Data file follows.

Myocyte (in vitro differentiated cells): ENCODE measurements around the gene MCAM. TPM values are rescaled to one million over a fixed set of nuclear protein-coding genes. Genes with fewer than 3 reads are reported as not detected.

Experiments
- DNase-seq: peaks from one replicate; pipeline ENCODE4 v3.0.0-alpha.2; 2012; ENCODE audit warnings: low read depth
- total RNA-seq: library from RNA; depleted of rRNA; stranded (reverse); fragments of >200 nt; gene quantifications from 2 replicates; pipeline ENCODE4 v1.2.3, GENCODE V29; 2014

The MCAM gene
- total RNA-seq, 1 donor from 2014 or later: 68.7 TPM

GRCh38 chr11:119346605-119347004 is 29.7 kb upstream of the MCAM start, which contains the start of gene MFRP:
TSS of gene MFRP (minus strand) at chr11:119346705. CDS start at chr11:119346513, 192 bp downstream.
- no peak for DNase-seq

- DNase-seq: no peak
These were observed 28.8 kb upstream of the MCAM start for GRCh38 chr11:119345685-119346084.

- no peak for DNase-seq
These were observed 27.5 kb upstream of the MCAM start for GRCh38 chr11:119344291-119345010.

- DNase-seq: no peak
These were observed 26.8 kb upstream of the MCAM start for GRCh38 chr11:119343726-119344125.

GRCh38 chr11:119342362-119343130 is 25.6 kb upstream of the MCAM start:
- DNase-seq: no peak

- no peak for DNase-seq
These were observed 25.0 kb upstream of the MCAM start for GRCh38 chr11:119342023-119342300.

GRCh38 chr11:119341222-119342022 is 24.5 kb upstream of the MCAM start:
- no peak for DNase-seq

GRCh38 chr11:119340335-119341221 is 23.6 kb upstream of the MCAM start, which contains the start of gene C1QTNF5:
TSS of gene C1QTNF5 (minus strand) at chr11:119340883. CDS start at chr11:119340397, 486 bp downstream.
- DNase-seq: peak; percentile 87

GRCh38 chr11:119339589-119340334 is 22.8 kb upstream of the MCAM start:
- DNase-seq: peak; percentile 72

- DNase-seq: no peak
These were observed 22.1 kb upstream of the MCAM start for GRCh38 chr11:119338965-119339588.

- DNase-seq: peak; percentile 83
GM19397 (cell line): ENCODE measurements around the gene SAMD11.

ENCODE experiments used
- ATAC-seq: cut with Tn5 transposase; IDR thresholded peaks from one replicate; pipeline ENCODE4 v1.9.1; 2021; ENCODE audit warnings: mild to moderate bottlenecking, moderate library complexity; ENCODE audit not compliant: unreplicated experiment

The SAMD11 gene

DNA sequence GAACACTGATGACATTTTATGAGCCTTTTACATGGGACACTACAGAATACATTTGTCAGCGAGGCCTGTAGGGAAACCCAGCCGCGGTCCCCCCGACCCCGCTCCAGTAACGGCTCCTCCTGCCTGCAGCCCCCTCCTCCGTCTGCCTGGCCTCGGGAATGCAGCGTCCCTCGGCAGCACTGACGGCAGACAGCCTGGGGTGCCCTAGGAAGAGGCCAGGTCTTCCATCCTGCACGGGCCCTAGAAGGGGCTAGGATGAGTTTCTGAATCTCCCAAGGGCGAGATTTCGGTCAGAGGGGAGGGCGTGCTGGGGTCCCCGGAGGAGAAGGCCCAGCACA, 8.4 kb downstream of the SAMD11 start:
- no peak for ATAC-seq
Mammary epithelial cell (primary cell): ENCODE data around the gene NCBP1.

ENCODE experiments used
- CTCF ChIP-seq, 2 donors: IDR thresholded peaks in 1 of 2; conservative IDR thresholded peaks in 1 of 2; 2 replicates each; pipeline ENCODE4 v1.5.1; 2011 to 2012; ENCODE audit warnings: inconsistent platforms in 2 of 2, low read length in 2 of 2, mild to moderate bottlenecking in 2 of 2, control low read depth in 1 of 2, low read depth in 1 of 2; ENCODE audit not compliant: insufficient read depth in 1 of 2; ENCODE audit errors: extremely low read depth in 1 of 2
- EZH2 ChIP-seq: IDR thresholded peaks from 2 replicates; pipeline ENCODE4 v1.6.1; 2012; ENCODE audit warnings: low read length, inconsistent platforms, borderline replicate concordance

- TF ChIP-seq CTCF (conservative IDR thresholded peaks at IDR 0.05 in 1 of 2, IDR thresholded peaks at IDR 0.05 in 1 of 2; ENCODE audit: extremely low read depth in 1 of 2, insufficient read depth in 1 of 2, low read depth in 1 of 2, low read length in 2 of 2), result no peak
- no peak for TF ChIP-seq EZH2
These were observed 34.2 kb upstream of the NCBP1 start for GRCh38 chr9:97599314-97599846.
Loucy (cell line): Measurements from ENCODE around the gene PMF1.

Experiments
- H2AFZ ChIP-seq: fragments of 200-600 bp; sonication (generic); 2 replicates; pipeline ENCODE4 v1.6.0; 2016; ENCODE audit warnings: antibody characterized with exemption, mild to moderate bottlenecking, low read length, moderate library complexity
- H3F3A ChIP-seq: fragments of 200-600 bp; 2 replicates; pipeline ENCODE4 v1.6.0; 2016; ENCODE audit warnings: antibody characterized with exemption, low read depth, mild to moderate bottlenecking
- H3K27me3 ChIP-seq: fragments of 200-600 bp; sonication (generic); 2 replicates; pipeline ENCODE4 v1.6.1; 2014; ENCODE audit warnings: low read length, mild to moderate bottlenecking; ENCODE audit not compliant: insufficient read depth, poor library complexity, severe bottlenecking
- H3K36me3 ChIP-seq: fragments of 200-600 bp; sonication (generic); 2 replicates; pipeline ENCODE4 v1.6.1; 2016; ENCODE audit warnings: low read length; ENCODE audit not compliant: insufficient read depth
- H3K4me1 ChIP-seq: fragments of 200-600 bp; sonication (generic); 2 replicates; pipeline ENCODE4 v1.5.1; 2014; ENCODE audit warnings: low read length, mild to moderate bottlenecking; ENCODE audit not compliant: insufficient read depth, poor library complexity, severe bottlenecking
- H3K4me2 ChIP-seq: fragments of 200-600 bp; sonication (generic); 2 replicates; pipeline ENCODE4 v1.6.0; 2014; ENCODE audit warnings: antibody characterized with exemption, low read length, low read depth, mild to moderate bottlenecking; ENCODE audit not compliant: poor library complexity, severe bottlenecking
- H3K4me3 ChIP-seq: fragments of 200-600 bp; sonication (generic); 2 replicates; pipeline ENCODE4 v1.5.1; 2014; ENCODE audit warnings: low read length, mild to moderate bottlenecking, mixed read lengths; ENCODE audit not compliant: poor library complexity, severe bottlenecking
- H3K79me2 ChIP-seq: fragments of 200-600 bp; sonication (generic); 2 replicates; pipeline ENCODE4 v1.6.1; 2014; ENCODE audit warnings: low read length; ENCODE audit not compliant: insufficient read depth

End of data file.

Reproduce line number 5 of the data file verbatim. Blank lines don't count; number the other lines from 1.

The MCAM gene